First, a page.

I have to confess to never having been to Masa or Jewel Bako but have sampled Bar Masa and Jewel Bako Makimono both of which were massively underwhelming and expensive to boot. Jewel Bako I will probably try at some point (on the basis that my only experience to date of a Jack Lamb eatery was a very positive one) even though it seems to divide opinion like few other places do. Kuruma Zushi's a bit of a mystery to me -I went there one Saturday lunchtime last summer and dropped $150 in the space of 30-40 minutes on fish from Japan -it was certainly good (although not divine) but overall was far too "clinical" for my liking and offered zero value for money.

                I'm going to post separately about the cost of sushi at the various places mentioned - in this respect it always interests me to compare my own experiences with those of others posting on this board.

                13 Replies
                1. re: oonth

                  Agree with you on Ebisu though I had one bad meal there and have been gun shy since. I'd also add Le Miu on Avenue A but haven't been there enough to rate it. This was an attempt to rank but on any given night things could be better or worse.

                  1. re: guttergourmet

                    i used to be an Ebisu regular three or so years ago, but had repeated problems there and regrettably had to put it on the no-go list...

                    1. re: guttergourmet

                      Out of interest what were some of the other places you felt deserve an honourable mention?

                      I have been to Ebisu 3-4 times in the last month alone and have encountered consistent excellence (both at the counter and at tables) and all for $60-70 per person each time so excellent value. I would give it another go and try the o-toro/bonito in ponzu and the battera sushi amongst other things.

                      Le Miu I have been to a few times and feel that it has gone from exalted to merely good in quick time. The sushi I find to be solid rather than stellar (no esoteric fish selections either if that's your preference) but there are raw bar novelties and cooked items that were very good but now seem a bit more pedestrian.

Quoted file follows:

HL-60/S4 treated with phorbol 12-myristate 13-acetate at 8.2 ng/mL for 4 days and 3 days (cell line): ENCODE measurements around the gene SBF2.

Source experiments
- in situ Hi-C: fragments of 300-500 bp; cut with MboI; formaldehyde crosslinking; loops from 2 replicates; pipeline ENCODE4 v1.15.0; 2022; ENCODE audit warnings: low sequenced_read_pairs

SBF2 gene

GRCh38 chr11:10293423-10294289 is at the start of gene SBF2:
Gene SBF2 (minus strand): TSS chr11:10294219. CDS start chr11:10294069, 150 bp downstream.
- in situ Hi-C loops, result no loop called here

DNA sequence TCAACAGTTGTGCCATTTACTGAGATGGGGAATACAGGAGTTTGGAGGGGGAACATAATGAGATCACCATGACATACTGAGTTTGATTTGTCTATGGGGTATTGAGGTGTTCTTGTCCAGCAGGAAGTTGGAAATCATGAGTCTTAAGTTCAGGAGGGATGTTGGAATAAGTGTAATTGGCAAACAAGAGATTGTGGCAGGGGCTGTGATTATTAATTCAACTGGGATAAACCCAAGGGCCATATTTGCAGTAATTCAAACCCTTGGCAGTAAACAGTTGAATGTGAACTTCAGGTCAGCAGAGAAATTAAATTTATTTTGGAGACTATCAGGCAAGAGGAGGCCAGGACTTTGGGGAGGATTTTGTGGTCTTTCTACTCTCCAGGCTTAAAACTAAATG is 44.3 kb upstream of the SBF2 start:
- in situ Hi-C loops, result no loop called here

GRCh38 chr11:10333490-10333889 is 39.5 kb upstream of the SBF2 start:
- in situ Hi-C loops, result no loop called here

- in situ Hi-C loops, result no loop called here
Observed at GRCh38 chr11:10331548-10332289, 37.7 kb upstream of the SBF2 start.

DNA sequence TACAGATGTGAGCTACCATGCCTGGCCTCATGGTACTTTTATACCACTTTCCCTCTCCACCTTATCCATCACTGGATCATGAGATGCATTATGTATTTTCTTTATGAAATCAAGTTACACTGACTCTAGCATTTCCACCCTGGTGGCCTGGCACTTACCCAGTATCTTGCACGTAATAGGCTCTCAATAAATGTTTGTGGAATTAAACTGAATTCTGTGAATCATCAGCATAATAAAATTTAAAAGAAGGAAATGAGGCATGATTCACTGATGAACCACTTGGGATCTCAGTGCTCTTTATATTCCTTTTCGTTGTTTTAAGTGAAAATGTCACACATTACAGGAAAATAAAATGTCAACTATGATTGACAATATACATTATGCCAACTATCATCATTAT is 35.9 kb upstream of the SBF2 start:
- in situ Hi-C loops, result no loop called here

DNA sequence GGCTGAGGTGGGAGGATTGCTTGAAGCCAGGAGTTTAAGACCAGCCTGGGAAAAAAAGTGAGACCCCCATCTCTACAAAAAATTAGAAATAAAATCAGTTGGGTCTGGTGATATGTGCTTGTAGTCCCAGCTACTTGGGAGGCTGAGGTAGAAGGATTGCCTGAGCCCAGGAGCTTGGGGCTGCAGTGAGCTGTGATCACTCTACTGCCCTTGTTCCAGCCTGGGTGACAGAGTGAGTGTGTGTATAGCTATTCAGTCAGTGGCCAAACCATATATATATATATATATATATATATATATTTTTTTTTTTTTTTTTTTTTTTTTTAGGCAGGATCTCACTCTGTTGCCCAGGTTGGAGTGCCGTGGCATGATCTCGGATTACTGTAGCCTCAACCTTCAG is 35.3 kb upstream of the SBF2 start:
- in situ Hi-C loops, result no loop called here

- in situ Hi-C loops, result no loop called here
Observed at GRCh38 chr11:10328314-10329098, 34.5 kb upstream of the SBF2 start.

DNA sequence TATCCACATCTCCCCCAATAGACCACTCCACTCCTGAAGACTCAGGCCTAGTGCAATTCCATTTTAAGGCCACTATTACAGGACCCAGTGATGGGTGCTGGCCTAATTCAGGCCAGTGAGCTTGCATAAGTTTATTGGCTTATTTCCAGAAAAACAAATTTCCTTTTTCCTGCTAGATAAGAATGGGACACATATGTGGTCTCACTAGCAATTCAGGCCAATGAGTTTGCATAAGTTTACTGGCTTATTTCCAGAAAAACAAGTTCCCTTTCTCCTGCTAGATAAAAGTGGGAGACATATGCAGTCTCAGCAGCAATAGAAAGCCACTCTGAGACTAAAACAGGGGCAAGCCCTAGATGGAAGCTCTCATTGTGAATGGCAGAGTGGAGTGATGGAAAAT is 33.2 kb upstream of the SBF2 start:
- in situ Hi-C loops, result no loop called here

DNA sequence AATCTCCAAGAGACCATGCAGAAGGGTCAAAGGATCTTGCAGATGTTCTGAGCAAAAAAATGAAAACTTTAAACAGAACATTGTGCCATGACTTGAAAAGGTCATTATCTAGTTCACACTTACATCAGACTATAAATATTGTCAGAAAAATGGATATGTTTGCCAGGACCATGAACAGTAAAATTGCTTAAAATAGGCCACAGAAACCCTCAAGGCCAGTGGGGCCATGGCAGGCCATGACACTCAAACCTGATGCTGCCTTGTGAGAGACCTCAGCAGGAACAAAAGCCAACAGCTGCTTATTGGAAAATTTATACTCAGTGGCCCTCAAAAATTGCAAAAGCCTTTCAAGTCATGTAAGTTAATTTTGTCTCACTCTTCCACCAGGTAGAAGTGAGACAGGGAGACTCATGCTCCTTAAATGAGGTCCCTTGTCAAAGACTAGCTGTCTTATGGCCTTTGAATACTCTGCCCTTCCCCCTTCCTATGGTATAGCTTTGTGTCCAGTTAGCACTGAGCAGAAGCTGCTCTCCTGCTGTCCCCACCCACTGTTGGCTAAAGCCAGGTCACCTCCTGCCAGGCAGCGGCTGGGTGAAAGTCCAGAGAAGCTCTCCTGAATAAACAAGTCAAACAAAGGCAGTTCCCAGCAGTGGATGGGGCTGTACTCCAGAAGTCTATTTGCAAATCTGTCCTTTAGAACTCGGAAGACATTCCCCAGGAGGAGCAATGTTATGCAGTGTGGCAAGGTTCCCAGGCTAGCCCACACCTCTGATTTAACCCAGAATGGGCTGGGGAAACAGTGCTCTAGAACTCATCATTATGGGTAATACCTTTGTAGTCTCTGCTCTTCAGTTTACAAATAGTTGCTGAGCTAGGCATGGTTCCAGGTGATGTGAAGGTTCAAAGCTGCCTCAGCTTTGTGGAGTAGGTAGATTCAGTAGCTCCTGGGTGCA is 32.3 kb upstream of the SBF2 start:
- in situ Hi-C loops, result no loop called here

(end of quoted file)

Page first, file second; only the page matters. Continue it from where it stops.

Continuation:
A couple of other worthwhile places come to mind - Esashi and the mini sushi counter in Bouley Upstairs. This is fast becoming a top 20!!

                      1. re: oonth

                        I really enjoyed Le Miu when it first opened - sorry to hear it's gone downhill!

                        1. re: oonth

                          Taka is sadly gone. Ushi Wakamaru is still not reopened, I got shut out of Kanoyama and didn't want cooked dishes so passed on Soto and Lan and wound up in Le Miu. One of the former Nobu 57 chefs served me the royal raw platter which was magnificent. All sashimi- 3 oysters, 2 kinds of clams, toro tartare, o-toro with fried garlic, yellowtail with different toppings, lots of uni, a large bloody mary oyster shooter, botan ebi and an entire lobster sashimi. lots of caviar, different infused ikura and even gold leaf! The lobster head and claws were then cooked in a wonderful saffron broth. One last piece of uni sushi seared for dessert and my favorite sake-wakatake junmai ginjo and I was happy. The chef,not sure if it was Matsunaga or Shoji, claimed to have trained half of the more celebrated sushi chefs in the city. Enjoyed talking "shop" with him immensely.

                          1. re: guttergourmet

                            i do like le miu, i think its underrated...although it doesnt compare to the top places when it comes to sushi

                            1. re: guttergourmet

                              So how does one get barred from Kanoyama?

                              Also, are Lan and Soto worth trying if I don't want to have any cooked food at all?

                              1. re: hamstrman

                                Kanoyama always too crowded-tiny bar. The sushi is great at Soto and very good at Lan but you should try the outta sight prepared dishes too, especially at Soto.

                        2. re: oonth

                          Thanks for these tips--have always liked Ise and I can't wait to get to Taro and check it out.

                          1. re: kenito799

                            Yes definitely check out Taro, you won't be disappointed.

                            Just read your post above - I've only been to Taka once but was disappointed, maybe I need to give it another shot.

                            As for Yasuda, I've been there 5 times and each time spent no more than $75 per person and have been nicely sated (this week that got me a shared appetizer, 10 or 11 pieces of nigiri, some green tea ice cream and two shared small carafes of sake). Other posters here seem to end up spending a lot more than this on their Yasuda visits - is that your experience?

                            1. re: oonth

                              Yeah, my Yasuda visits have varied between $120-$160 per person. Then again, I usually consume 20 pieces of sushi, have 2 appetizers, and 1-2 orders of sake.

                              1. re: oonth

                                Yes, we couldn't resist the Yasuda blow-out the one time I was there, each had 6 pieces sashimi, 20 pieces nigiri, shared 3 carafes saki, came to $350 with tax/tip for 2 people...really excellent and worth the money!

                            2. re: oonth

                              i had omakase at the original jewel bako years ago within the first few months it was open, and it was one of the best meals of my life.